Tamie McGowen with Caltrans says, unless there are major problems on the roads or Amber Alerts, the message will be on display through tonight...
"...and then we will sporadically use it on occasion to remind motorists that they need to continue joining us in this aggressive action to save water during this drought."
"We typically use (the signs) for traffic safety messages," says McGowen, "but in this case we worked with the Federal Highway Administration and because the governor has declared an emergency in terms of this drought we are able to get out there a very important message."
McGowen says the "Help Save Water" message will be on display through tonight and intermittently when there are no critical emergency or traffic safety messages or "Amber Alerts."
McGowen also says Caltrans is cutting back, by 50 percent, on the amount of water it uses to irrigate landscaping along the state's highways. She says the agency will also stop washing its vehicles, except when necessary for safety reasons.
Governor Jerry Brown has called on all Californians to voluntarily reduce water usage by 20 percent.
The drought can be blamed for a number of problems and the latest is a major decline in the duck population. A new survey shows lack of rain has led to poor habitats.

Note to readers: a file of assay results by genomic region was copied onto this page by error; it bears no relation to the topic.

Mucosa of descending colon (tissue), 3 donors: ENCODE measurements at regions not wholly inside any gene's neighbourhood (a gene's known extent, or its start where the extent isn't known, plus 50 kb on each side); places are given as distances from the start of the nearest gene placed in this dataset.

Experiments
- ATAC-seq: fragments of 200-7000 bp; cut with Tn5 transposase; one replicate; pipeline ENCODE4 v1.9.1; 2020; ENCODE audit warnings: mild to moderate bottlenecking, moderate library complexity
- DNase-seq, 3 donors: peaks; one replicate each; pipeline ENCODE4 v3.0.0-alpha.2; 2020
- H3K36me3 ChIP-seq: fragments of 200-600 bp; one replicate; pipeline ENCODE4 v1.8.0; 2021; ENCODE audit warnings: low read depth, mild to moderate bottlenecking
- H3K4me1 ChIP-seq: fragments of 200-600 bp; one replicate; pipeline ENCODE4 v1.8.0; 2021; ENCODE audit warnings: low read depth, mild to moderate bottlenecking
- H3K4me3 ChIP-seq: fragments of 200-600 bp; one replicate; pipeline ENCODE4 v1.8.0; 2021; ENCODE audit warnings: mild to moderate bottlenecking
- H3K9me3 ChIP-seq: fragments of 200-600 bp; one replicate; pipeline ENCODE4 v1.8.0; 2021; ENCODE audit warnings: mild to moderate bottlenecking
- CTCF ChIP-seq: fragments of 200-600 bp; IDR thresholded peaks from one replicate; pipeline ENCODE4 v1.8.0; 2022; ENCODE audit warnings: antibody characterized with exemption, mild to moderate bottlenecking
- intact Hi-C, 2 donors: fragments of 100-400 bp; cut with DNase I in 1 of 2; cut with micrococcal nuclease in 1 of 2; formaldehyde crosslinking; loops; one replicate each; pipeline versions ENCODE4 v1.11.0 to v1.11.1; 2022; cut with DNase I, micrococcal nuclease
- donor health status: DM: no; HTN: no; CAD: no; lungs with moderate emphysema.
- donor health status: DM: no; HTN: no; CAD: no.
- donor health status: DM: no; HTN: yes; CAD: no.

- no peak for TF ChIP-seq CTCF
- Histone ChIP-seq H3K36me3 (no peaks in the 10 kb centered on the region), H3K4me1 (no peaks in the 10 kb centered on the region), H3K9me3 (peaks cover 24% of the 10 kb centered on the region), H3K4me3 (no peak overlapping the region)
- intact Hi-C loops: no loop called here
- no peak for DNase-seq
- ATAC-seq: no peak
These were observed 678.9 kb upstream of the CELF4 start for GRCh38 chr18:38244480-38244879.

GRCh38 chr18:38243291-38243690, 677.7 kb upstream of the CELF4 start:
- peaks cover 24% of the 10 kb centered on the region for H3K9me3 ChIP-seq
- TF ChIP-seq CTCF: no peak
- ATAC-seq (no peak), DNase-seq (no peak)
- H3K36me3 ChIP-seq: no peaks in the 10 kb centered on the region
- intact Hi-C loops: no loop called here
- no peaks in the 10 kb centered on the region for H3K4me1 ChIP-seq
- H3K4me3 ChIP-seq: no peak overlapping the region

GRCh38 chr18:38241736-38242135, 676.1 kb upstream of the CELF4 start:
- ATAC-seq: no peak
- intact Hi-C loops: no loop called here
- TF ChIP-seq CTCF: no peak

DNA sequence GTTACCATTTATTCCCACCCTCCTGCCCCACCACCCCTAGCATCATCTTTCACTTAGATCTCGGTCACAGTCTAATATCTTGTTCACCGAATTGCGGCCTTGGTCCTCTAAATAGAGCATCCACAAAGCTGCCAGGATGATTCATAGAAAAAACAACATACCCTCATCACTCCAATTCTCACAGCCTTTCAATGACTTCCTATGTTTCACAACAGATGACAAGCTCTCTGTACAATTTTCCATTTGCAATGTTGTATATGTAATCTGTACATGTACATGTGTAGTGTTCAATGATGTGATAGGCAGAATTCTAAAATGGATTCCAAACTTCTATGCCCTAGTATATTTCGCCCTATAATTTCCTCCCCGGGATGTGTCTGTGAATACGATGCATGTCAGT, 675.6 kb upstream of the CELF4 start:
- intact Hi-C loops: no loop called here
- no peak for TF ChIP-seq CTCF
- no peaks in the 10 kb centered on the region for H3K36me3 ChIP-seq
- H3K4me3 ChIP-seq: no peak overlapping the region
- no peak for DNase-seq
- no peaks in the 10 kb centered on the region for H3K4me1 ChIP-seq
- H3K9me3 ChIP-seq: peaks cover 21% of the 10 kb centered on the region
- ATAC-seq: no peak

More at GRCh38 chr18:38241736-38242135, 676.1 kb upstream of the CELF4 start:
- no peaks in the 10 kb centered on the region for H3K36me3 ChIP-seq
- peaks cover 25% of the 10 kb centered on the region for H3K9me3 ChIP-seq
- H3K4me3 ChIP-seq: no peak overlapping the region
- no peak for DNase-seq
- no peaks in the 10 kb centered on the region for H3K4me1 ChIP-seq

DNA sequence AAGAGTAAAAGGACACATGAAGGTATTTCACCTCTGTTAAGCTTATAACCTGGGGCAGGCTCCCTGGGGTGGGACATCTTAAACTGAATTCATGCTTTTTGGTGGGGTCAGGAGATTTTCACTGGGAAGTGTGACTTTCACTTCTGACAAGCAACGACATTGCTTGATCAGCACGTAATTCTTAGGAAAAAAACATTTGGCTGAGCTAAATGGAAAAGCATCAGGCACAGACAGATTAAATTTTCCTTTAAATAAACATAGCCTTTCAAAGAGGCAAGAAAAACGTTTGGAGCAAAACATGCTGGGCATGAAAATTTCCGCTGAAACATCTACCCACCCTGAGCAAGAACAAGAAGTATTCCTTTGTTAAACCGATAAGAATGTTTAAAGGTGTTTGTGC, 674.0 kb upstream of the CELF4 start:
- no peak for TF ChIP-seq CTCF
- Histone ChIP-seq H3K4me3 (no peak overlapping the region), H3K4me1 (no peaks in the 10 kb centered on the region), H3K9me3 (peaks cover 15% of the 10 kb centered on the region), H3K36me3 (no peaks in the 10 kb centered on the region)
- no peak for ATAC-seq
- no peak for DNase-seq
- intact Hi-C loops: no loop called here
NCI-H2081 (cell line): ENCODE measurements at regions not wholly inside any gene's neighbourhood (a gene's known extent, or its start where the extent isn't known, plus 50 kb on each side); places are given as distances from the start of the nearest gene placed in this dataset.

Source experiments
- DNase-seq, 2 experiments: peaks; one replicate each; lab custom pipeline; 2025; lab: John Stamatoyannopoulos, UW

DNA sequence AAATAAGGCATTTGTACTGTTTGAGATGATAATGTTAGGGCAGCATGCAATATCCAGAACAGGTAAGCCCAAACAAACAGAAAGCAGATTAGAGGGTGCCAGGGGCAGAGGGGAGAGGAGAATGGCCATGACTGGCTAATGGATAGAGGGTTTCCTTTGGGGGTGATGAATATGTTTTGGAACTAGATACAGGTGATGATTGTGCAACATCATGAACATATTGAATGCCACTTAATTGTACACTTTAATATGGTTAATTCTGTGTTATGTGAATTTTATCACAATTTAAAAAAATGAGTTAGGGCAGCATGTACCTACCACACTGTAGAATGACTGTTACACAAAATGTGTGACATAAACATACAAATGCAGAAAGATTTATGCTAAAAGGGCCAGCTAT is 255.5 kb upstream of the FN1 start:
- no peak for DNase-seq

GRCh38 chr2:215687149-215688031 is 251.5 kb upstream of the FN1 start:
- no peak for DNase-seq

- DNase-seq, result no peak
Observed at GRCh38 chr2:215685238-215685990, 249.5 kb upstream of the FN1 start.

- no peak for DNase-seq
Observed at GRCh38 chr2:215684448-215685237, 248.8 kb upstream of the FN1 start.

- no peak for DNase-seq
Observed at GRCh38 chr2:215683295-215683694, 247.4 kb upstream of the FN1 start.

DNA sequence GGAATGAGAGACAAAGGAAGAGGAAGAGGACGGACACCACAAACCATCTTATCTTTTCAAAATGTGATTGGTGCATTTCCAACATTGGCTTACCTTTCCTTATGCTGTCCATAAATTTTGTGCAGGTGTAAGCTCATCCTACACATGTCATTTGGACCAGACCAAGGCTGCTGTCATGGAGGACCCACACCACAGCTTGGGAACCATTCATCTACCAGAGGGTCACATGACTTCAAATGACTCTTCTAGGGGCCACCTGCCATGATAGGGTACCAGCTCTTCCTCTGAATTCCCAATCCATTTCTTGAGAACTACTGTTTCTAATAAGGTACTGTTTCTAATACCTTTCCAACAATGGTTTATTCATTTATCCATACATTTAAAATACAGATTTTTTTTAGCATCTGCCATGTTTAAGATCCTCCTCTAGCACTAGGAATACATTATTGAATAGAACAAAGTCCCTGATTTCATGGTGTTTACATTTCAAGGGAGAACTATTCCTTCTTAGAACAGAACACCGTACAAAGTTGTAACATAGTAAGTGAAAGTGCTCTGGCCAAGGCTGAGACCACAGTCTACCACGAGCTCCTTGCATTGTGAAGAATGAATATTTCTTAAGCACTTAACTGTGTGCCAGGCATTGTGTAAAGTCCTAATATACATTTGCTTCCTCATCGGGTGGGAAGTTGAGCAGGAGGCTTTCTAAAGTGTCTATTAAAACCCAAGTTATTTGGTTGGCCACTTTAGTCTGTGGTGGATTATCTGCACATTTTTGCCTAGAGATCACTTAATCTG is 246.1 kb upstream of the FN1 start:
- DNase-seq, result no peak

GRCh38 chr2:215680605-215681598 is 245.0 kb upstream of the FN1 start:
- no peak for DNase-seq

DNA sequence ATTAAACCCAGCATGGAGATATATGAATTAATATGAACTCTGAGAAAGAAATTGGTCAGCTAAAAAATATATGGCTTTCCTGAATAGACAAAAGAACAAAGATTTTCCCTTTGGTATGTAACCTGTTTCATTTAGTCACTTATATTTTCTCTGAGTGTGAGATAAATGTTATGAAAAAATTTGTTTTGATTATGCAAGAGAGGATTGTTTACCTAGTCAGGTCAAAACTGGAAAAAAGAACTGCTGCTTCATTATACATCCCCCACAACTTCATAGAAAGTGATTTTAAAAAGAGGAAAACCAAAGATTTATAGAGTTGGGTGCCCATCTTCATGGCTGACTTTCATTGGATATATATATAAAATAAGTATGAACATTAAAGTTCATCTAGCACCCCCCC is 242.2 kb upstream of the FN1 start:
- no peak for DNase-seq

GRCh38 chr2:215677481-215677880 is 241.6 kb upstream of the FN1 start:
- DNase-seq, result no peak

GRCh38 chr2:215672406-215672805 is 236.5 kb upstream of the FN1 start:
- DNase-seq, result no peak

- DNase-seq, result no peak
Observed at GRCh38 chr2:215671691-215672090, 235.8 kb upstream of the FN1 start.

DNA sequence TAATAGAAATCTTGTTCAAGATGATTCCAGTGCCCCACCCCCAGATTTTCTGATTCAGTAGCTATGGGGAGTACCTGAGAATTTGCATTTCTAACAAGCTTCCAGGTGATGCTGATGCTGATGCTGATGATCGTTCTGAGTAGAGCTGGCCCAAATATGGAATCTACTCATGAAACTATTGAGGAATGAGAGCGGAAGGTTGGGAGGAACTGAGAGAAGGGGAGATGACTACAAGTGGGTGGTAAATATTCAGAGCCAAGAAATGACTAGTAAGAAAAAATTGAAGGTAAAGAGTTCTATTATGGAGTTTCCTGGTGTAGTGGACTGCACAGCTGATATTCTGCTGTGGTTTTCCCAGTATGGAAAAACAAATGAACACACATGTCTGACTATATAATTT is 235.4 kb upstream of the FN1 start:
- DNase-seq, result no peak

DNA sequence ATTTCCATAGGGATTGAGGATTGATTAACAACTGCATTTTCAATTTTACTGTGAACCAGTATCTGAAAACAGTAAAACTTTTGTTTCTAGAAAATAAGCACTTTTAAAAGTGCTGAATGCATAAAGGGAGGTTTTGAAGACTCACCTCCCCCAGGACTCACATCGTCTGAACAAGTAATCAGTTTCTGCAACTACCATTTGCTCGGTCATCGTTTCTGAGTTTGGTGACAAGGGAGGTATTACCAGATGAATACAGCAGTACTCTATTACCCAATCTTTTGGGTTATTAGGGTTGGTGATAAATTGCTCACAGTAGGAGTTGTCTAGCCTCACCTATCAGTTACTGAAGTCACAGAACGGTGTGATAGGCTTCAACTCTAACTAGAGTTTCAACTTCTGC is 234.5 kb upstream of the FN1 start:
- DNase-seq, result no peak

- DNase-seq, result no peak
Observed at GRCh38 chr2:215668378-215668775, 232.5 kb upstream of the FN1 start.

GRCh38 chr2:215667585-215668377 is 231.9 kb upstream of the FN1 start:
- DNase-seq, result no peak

UPDATED: 6:45 p.m. - Containment has grown to 29 percent, and acreage burned to 17,622. Crews on the Washington Fire, three miles south of Markleeville, took advantage of light winds to increase containment.
California water regulators are again ordering some water rights holders to stop diverting water from rivers because of the drought. The order includes some rights for the city of San Francisco.
CAL FIRE increases staffing as the forecast of dry lightning and thunderstorms raises wildfire risk in northern California and western Nevada.
The Washington Fire has burned within about three miles of the small town of Markleeville in Alpine County. But crews have made protecting the community a priority.